Prepare your garden to receive the slips by doing the following steps:
Pick a suitable garden plot
Note that sweet potatoes mainly grow underground but you can expect their vines to grow over the ground. Every sweet potato vine is capable of growing at least 10 feet long. That said, pick a garden plot with a lot of area and room for the length of the sweet potato vines.
Also, note that sweet potatoes love warm environments. This makes it necessary to pick a garden spot that receives plenty of sunlight. The garden plot has to be well-drained, too.
Start tilling the earth
As a tuber, expect the sweet potato to grow deep down. Your goal is to give the sweet potatoes an easier time during the period of growth and you can achieve that if you till the soil around 12-inch deep. Make the soil light and loose and if needed, add some gardening soil.
Prepare and nourish the soil
Just like when you are planting and growing fruits and vegetables, you need soil rich in nutrients to give you an assurance that you can harvest sweet potatoes bountifully. In this case, incorporate at least a layer of compost or planting soil.
Get rid of all existing large rocks. Make it a point to check the soil’s pH level, too. You can use pH testing kits that you can buy in a grocery store and garden store or centers for this specific purpose.
In case the result of the assessment is that the pH level is not that neutral, make some adjustments to it using wood ash or peat moss. This should help in compensating the alkalinity or acidity until the soil becomes neutral, a process referred to as soil amendment.
Determine the perfect time to plant
Due to the heat-loving nature of sweet potatoes, it is safe to say that what they need to flourish is warm soil. Wait for at least one month after the current frost at the start of the spring to plant the slips.
Pick a mulch
Support the healthy growth of your sweet potatoes by integrating mulch on top of the garden soil. This should help in trapping heat. If your place is cold, use black plastic mulch.
Alternatively, you can use a heat-trapper with the same capacity and put it on top of the sweet potato.
The Actual Steps in Planting Sweet Potatoes
Now that you have already prepared your garden, it is time to begin planting your sweet potatoes. Here are the steps for this:
Step 1 – Dig holes
Sweet potato slips require more space compared to other garden veggies. That said, make it a point to dig holes around 12 inches apart.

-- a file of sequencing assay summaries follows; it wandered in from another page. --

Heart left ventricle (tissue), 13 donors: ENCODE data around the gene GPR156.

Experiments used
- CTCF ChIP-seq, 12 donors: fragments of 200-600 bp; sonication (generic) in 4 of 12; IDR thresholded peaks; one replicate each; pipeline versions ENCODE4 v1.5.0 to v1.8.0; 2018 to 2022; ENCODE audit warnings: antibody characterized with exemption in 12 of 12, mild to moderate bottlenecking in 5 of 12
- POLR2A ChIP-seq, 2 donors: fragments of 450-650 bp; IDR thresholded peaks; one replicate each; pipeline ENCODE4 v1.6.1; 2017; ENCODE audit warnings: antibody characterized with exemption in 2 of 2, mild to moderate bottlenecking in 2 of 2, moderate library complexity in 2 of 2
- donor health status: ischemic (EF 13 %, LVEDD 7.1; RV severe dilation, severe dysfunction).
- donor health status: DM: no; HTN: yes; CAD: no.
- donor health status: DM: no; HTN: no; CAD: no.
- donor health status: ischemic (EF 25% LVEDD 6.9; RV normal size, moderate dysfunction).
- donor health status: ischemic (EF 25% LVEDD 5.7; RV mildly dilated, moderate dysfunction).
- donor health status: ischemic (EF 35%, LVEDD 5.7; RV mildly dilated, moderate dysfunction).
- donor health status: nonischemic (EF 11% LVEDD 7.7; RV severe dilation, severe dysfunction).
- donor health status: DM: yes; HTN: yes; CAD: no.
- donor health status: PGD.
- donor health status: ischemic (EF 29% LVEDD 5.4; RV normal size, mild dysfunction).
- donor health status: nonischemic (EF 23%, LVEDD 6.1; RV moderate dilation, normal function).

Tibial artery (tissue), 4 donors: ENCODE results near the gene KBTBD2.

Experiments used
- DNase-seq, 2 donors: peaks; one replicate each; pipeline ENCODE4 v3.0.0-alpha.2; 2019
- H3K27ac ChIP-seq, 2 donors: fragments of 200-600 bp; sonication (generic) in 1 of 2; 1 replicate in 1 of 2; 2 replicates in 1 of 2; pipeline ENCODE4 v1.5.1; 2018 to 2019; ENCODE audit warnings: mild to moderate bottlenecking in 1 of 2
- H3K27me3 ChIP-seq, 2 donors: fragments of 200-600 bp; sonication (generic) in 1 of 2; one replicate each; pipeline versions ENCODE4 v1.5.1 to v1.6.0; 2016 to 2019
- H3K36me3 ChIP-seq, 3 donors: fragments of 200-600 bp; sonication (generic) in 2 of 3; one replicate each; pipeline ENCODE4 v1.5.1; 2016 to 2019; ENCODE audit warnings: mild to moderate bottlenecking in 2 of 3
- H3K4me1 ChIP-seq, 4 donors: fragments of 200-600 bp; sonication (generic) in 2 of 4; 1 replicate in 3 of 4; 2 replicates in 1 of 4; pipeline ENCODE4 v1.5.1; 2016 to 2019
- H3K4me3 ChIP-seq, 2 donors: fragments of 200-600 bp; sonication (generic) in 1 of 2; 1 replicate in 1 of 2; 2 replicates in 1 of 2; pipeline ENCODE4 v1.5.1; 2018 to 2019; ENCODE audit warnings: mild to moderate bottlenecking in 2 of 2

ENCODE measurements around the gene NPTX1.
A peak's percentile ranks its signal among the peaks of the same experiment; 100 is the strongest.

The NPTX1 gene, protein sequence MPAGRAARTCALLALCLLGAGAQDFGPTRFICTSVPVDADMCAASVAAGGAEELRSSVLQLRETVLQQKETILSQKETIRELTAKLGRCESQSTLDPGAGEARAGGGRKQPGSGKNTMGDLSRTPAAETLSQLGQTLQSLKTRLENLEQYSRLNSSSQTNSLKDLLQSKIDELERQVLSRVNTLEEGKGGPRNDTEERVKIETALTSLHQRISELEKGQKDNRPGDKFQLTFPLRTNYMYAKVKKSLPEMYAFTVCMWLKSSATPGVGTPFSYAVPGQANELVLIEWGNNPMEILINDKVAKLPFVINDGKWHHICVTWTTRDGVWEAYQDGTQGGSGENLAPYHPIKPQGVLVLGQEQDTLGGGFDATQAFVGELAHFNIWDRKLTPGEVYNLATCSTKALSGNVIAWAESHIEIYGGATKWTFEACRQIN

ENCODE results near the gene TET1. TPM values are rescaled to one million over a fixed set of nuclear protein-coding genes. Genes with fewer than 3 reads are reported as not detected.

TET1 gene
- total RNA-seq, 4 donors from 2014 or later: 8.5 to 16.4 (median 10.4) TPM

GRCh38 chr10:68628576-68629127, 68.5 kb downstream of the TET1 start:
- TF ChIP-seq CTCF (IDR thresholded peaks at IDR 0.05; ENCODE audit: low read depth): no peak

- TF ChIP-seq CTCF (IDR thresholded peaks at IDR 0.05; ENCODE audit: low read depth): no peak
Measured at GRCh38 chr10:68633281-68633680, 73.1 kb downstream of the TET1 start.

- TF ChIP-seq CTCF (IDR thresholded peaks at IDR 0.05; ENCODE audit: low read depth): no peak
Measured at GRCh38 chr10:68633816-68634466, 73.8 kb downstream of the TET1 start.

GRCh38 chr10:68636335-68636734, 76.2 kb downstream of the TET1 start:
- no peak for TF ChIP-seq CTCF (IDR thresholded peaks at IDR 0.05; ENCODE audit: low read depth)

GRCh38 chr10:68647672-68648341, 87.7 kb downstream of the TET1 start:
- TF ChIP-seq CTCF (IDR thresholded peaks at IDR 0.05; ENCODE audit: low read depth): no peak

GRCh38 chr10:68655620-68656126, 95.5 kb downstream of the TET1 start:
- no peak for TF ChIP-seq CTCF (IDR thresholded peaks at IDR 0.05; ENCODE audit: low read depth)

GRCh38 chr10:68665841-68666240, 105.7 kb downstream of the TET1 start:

As a guide, the holes should have an almost similar depth as the root ball that you can find at the slips’ bottom. It should also be around half an inch above the plant’s base.
Step 2 – Plant the potatoes
Every small potato slip should be placed in the pre-dug holes. Use soil to cover the stems. It should be around ½-inch over the base.
Also, note that the potato plant’s leafy part will start sprawling in vines outward. The roots can also produce tubers that are around 6 to 12 inches deep down in the soil.
Step 3 – Add your chosen mulch
Choose a mulch to put on top of the soil. This should give the sweet potatoes protection against the cold weather. It also works in blocking weeds and preventing excessive sweet potato vine growth that tends to steal energy from the growth of the tuber.
Step 4 – Water your sweet potato plants
Initially, the sweet potato requires plenty of water. You need to lessen the amount of water you provide the plant eventually, though you have to do it slowly until they are already okay with receiving it only around once weekly. Start watering daily until it gets to once per week.
Step 5 – Wait for the development of tubers
One important fact about sweet potatoes is that their fruiting period is quite long. They tend to ripen and become ready to harvest during the early fall, which is why many also associate this plant with Thanksgiving.
Water this plant continuously every week and weed the beds when needed to maintain their excellent health up until the tubers appear.
Growing Sweet Potatoes in Pots
It is also possible to grow your sweet potatoes in pots. You may use small plants that you can buy during the spring or grow them from slips planted in pots. Here’s how you can do this:
- Prepare a large container made of any material with quality potting soil – Ensure that this container has plenty of drainage holes.
- Create a hole, which is large enough that it can sufficiently cover the slip or the plant’s roots, whichever of the two you decided to use.
- Water thoroughly then put the container or pot in a place that receives sufficient sun.
- Move the container outdoors after the frost passed.
Caring for your Sweet Potatoes
Once you have successfully planted your sweet potatoes, it is time to give them the best care possible. Here are the areas that you should prioritize to ensure that the sweet potatoes receive sufficient care that will nourish it and make it grow healthily.
Your sweet potatoes should be planted and cultivated in a place that gives them full sun. Partial shade will do, too. Yes, they find full sunlight more favorable but they can also appreciate having afternoon shade when they are in dry and warm areas.